Hurstwood decides to apply for a salesman position at a whiskey company, but his attitude puts off his potential employer (he can tell this job is likely not Hurstwood's first choice or even fifth choice). He almost applies for another job in a furniture company, but decides against it.
After stopping for lunch at a restaurant, he thinks about where he's going to try to find work next. He goes into another hotel lobby and sits by the window and watches street life—seeing all the displays of wealth is really a downer right about now.
When he gets back to the apartment, Hurstwood paints a rosy picture for Carrie of his job prospects, hinting that he's likely going to get the job at the liquor company. Then he plops down in the rocker and reads the paper (déjà vu).
The next day Hurstwood can't think of anywhere else to apply for a job even though he feels like he should go out and look. Carrie reminds him that he needs to give her money for their weekly expenses (twelve bucks—practically a fortune); annoyed, he forks it over.
Hurstwood leaves and heads for the hotel lobby. He gets a shave at their barbershop, then turns around and goes right back home, depressed and disgusted. This goes on for several days until a winter storm descends and Hurstwood isn't able to go out for the next three days. He settles in to rock it out in the rocker and read the paper—Carrie's not too pleased that he seems so comfortable loafing around.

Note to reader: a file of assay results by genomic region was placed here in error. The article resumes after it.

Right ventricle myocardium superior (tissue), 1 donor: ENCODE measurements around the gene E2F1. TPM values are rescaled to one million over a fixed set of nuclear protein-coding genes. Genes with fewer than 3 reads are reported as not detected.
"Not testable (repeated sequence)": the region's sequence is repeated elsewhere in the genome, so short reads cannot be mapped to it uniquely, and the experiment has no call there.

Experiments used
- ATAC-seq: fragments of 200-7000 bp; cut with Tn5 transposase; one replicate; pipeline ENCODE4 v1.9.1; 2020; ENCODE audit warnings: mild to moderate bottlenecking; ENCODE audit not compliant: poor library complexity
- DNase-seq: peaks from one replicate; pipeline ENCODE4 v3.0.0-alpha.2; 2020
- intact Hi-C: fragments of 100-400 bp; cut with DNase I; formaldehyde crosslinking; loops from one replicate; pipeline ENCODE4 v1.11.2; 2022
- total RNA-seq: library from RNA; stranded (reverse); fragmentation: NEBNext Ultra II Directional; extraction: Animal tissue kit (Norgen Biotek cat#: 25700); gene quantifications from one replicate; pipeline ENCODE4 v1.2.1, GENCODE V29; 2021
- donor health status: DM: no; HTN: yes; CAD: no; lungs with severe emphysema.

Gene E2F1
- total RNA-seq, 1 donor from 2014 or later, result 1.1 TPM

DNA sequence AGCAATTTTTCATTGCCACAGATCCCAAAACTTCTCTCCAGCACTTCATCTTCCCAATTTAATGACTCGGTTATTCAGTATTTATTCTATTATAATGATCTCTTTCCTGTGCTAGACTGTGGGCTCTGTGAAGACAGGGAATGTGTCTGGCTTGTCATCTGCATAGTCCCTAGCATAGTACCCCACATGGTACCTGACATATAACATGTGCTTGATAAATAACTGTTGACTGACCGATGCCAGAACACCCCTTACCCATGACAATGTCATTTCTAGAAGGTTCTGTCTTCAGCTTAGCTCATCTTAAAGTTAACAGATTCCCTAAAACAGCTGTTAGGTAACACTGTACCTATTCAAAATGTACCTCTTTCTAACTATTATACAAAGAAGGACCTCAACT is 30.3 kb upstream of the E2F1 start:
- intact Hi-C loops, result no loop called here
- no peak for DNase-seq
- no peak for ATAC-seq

When the storm clears, Hurstwood heads downtown, intending to check out a business opportunity advertised in the paper, but then he thinks it'll probably be useless so he goes to his favorite haunt, the hotel lobby. While he's in the lobby, an acquaintance of his from back in Chicago, Mr. Cargill, spots him. They make small talk, but it's really awkward.
Hurstwood leaves the hotel and wanders around, trying to think of someplace to go. He finally goes home—it's only 2:45 and Carrie's there. Ugh.
He comes down with a cold that night and stays in bed for the next few days. Carrie is none too thrilled about playing the role of his nursemaid. After he recovers, Hurstwood tries to look for work a few more times, but then pretty much decides to give up for the rest of the winter.
With all his hanging around the apartment, he begins to notice that Carrie isn't the greatest with money, so he gets an idea: he'll take over the shopping. But this means that he stops giving her money, which makes her utterly miserable.
Plus, to save money Hurstwood stops getting shaves, which is a real turn-off for Carrie. And she's fed up that he's not even trying to look for a job anymore. Carrie starts sleeping in a separate room.